Carlisle3 After the Castle tour, the group split up and some visited Tullie House Museum, the Cathedral and other local sites. Tullie House Museum currently has a marvellous exhibition of Cumbrian artists and new permanent galleries of the Borders Reivers and Vikings. Old Tullie House has permanent galleries of its nationally important collection of pre-Raphaelite art. We can also recommend the excellent café which we certainly needed after absorbing so much local history.

If you haven’t visited historic Carlisle recently, we can certainly recommend it for a day out, especially if you have visitors.  It is all a few minutes’ walk from the Main Citadel station and within a very compact area.

 

 

 

VISIT TO DAWYCK GARDENS

U3A Members at Dawyck Gardens On Monday, 19th of October a bus load of Stewartry U3A members travelled to Dawyck Gardens to enjoy all the gardens and the lovely autumn weather could offer.

Dawyck, a regional garden of the Royal Botanic Garden Edinburgh, is a world famous arboretum with over 300 years of tree planting. In Autumn the garden foliage bursts into vivid hues of red, orange and gold and the fruit take on an almost infinite variety of shapes, colours and textures from acorns in cups and colourful crab apples to maple keys and fir cones.

Everyone’s favourites among autumn fruits are the conkers produced by the Garden’s horse chestnut trees. Overhanging Scrape Glen is a large Japanese katsura tree which in early autumn fills the air with a caramel scent as its leaves turn a pale biscuit colour.

As autumn advances the Japanese maples and spindles stand out with their colourful foliage. Birch trees can be found on the grassy plateau to the south of the Chapel and one of the best for autumn colour is the yellow birch from North America.

 

POLOTICS AND ART

Parliament and Dynamic EarthAfter an early but bright start on Tuesday 29 September, some 40 members travelled to Edinburgh to visit the Scottish Parliament building and the Queen’s Gallery.

Alex Fergusson MSP for Galloway and West Dumfries welcomed the group in one of the committee rooms. Over tea and coffee he described his political career, including his term as Presiding Officer which he considered a privilege. However he has decided that he will not stand again at the election next year. He explained that the Parliament building was constructed on the site of a former brewery and as was obvious was a very complicated building but also incorporated Queensberry House, a Scottish vernacular building. The architect Enric Miralles died before the building was completed but the work was taken over by his wife and of course as was well known there was a massive cost overrun compared with the original estimate provided by Donald Dewar.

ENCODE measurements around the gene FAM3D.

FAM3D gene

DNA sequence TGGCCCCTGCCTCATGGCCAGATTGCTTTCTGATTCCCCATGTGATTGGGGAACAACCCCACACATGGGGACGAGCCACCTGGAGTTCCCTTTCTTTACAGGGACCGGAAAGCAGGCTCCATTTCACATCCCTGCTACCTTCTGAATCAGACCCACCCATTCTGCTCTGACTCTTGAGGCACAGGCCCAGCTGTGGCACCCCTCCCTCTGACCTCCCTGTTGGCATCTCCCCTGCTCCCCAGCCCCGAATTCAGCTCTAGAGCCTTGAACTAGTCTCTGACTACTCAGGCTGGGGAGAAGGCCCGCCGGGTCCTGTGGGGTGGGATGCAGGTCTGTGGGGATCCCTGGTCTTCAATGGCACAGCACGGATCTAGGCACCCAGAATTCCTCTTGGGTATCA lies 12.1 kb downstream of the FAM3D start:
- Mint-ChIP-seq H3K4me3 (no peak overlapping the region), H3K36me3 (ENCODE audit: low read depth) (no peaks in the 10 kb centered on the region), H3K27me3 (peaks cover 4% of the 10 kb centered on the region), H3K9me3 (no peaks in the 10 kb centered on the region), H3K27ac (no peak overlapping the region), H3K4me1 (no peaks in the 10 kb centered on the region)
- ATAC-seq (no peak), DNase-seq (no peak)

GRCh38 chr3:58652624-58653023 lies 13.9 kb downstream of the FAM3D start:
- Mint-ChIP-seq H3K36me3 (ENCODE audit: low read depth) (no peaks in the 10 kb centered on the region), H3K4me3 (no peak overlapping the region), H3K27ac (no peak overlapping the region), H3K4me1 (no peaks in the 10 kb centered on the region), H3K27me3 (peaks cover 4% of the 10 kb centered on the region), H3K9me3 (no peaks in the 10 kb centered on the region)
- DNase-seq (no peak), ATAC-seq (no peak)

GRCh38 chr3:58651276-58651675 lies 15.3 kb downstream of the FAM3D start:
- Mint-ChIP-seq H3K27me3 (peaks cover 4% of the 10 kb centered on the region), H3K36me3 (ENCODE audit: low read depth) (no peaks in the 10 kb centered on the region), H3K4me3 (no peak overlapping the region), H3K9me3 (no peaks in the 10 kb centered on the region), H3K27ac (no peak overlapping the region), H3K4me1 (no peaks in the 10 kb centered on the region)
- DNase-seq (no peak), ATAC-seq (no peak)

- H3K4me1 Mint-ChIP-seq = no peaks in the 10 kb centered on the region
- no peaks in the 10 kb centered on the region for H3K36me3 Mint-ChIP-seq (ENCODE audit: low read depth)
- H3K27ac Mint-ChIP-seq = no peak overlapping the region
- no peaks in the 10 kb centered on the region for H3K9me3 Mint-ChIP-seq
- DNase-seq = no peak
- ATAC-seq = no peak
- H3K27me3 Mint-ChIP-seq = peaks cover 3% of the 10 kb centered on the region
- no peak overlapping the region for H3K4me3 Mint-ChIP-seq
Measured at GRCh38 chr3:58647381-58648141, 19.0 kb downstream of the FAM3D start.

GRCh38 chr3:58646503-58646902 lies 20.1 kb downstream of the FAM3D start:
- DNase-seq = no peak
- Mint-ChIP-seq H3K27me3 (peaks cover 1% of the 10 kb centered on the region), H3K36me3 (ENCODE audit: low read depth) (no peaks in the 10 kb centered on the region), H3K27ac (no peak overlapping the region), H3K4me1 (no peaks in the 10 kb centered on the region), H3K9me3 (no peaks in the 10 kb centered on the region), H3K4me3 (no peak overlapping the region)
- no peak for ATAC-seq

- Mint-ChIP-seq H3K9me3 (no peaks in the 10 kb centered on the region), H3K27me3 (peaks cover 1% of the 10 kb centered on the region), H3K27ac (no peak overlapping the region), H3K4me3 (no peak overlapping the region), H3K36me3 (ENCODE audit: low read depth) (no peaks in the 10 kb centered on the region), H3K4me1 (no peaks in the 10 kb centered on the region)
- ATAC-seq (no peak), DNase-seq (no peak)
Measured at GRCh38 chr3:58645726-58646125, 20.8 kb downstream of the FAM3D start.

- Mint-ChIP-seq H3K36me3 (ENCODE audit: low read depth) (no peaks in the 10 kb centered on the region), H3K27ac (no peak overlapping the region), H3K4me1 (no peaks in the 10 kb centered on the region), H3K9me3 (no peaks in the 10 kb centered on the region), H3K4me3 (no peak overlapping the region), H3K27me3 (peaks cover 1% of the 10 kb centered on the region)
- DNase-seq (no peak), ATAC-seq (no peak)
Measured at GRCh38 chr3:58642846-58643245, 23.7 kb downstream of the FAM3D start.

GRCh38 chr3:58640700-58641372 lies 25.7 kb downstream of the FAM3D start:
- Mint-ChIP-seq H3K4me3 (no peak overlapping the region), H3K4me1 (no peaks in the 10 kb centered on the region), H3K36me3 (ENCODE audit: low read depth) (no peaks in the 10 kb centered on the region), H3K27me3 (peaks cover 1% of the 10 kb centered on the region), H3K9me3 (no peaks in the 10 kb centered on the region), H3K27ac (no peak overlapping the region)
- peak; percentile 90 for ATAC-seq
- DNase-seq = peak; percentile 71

Front row!

Front row!

Mr Fergusson then escorted the group to the debating chamber where members were only too pleased to sit in MSP’s seats! He explained that the main parliamentary business days are Tuesday, Wednesday and Thursday afternoons but these debating sessions must finish at 5.00 pm which unfortunately had the result of curtailing the time for debates on important issues. However much of the important work of the Parliament is carried on in the various committees. A record of what is said in the debating chamber is recorded on video, by sound recording from the members’ microphones and by stenographers and is available the next day on the web. The recording of voting by members is also published.

The next visit was to Mr Fergusson’s office which most felt was very cramped even allowing for the “think pod”.

"think pod"

“think pod”

Over a sandwich lunch, Dr Howard Brown thanked Mr Fergusson for his welcome, the time he had devoted to the visit and for answering all the questions – something he said was so unusual for MSPs!!

The group then went across to the Queen’s Gallery, Palace of Holyroodhouse to admire the paintings and other works in the exhibition, Scottish Artists 1750 to 1900. The paintings included portraits by Allan Ramsay of King George III and other members of the Royal family; The Penny Wedding by Sir David Wilkie; Flock of Sheep in a Blizzard by Joseph Farquharson; and watercolours by David Roberts of his visits to the East including one of the Treasury, Petra included in a book with a description of his visit.

 

Queen's Gallery

Queen’s Gallery

This was a very enjoyable outing again organised by Helen Henderson. The next visit organised by Helen is on 19 October to Dawyck Gardens and places are still available.